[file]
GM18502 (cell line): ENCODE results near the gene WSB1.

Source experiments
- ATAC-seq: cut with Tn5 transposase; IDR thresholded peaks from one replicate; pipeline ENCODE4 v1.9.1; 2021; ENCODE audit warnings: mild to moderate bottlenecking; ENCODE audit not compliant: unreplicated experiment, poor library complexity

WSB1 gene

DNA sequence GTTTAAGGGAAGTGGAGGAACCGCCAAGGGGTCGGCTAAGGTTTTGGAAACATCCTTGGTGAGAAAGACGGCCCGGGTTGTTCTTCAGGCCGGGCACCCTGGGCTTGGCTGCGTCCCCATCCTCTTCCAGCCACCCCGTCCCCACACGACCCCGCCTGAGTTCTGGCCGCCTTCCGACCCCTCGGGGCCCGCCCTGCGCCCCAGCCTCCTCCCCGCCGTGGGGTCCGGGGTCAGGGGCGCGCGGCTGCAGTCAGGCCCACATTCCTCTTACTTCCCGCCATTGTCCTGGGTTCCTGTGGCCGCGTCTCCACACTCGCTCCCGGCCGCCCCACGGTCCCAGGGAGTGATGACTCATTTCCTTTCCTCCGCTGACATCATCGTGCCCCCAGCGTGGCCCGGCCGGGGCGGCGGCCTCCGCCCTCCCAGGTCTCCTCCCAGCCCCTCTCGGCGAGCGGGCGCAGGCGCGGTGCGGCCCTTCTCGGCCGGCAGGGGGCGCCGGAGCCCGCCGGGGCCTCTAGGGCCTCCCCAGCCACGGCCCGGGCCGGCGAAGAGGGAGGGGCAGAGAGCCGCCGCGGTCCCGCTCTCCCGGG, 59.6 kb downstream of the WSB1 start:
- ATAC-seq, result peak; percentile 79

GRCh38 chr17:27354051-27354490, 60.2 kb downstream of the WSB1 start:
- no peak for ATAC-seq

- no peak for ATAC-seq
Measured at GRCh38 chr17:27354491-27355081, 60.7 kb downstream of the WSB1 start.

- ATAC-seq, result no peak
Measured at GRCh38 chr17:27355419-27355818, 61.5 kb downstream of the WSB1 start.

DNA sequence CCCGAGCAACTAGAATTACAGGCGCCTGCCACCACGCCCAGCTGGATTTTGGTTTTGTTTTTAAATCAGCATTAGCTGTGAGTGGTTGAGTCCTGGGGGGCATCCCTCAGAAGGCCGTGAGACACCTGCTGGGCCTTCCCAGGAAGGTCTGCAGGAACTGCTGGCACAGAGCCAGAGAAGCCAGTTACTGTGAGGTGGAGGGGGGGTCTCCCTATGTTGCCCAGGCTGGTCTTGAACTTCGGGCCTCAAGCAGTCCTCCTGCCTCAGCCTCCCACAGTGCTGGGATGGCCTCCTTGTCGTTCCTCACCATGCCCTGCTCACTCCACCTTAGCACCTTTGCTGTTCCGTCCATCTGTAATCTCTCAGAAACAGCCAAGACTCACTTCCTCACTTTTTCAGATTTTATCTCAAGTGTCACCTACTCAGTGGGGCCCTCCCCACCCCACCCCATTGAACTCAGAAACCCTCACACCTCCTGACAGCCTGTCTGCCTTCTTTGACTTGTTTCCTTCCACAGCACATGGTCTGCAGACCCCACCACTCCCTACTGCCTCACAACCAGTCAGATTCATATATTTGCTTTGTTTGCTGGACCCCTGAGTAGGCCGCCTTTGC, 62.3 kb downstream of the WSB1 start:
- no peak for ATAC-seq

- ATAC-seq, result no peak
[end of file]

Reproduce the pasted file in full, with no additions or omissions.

GM18502 (cell line): ENCODE results near the gene WSB1.

Source experiments
- ATAC-seq: cut with Tn5 transposase; IDR thresholded peaks from one replicate; pipeline ENCODE4 v1.9.1; 2021; ENCODE audit warnings: mild to moderate bottlenecking; ENCODE audit not compliant: unreplicated experiment, poor library complexity

WSB1 gene

DNA sequence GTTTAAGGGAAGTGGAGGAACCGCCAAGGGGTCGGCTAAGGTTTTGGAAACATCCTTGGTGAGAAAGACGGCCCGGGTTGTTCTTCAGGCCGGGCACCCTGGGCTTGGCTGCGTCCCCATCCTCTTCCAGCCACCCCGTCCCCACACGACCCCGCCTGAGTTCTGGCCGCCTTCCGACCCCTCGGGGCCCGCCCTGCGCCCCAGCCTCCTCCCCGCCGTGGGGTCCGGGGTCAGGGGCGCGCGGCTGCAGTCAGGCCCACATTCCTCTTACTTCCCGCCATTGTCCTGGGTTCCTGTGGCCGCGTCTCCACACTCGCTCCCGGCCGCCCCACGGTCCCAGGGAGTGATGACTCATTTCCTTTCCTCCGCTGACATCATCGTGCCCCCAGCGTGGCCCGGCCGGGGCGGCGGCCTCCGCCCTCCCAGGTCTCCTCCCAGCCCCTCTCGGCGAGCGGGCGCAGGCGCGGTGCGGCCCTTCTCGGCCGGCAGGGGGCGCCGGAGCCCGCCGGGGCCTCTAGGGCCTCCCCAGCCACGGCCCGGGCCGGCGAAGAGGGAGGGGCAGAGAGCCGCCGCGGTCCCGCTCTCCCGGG, 59.6 kb downstream of the WSB1 start:
- ATAC-seq, result peak; percentile 79

GRCh38 chr17:27354051-27354490, 60.2 kb downstream of the WSB1 start:
- no peak for ATAC-seq

- no peak for ATAC-seq
Measured at GRCh38 chr17:27354491-27355081, 60.7 kb downstream of the WSB1 start.

- ATAC-seq, result no peak
Measured at GRCh38 chr17:27355419-27355818, 61.5 kb downstream of the WSB1 start.

DNA sequence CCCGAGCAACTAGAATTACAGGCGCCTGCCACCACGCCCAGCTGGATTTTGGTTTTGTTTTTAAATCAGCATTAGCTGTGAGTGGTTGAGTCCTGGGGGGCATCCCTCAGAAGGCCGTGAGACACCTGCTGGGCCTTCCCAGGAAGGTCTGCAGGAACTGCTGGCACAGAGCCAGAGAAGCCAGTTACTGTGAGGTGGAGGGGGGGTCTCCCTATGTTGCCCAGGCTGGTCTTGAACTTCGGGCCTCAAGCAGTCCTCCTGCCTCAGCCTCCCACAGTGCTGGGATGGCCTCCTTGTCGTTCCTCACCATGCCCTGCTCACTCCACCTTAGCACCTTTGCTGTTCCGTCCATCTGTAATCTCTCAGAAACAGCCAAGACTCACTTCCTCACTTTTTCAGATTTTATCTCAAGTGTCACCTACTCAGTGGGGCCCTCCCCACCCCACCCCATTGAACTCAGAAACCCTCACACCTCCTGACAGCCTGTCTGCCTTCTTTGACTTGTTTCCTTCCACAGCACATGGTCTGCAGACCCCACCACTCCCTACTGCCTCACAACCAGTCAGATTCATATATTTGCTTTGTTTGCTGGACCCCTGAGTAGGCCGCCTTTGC, 62.3 kb downstream of the WSB1 start:
- no peak for ATAC-seq

- ATAC-seq, result no peak